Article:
Is Your Competitor Objectionable? The Scope of Immunity Under the Communications Decency Act
By James Kachmar
IP Law Blog
In February 1996, faced with increasing public concern about the availability of pornography on the internet, as well as recent court decisions that seem to deter efforts to filter out such content, Congress enacted the Communications Decency Act (“CDA”). As part of the CDA, Congress granted immunity to internet service providers from liability for actions they took to help users block online content that a user found to be offensive or objectionable.
Copying by Competitors is Evidence of Nonobviousness of an Invention
by Audrey A. Millemann
The IP Law Blog
The Patent and Trademark Office (PTO) may reject a patent application on several different grounds. One of those grounds is obviousness. Under 35 U.S.C. § 103, if an invention is obvious to a person of ordinary skill in the art, then it is not patentable.
In determining whether an invention is obvious, the PTO compares the invention to the “prior art” – all similar inventions that are publicly available at the time the application is filed.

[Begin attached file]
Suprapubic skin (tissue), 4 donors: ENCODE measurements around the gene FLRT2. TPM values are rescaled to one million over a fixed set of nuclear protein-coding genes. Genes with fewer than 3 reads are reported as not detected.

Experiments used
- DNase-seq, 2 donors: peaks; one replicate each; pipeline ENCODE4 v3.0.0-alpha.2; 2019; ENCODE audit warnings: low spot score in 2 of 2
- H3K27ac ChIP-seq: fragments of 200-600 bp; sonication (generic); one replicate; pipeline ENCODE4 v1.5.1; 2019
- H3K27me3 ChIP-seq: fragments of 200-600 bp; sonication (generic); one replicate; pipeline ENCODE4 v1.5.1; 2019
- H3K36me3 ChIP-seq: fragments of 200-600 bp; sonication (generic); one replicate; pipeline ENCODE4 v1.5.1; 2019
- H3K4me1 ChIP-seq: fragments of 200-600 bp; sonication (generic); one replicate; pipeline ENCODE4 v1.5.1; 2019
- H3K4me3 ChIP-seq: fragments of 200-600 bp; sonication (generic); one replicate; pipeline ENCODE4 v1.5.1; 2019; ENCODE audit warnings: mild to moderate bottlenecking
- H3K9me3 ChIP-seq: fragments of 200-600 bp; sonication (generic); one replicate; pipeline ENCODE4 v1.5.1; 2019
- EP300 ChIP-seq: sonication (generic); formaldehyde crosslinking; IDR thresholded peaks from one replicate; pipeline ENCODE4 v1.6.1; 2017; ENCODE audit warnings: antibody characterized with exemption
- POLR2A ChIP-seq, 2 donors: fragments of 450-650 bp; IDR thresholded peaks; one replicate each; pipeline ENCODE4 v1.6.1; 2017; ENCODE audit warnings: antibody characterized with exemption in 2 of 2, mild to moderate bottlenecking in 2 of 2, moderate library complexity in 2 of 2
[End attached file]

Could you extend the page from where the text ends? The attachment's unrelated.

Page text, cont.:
When Do You NOT have the Right to Remain Silent? Conservatorship Proceedings and Equal Protection Clause Claims
By Allison M. Pedrazzi
Trusts & Estates Law Blog
Thanks to Law and Order, we’re all familiar with the beginning of a person’s Miranda Warning: “You have the right to remain silent. Anything you say can and will be used against you in a court of law.” What many may not know, however, is that this is a right only afforded to those involved in criminal proceedings.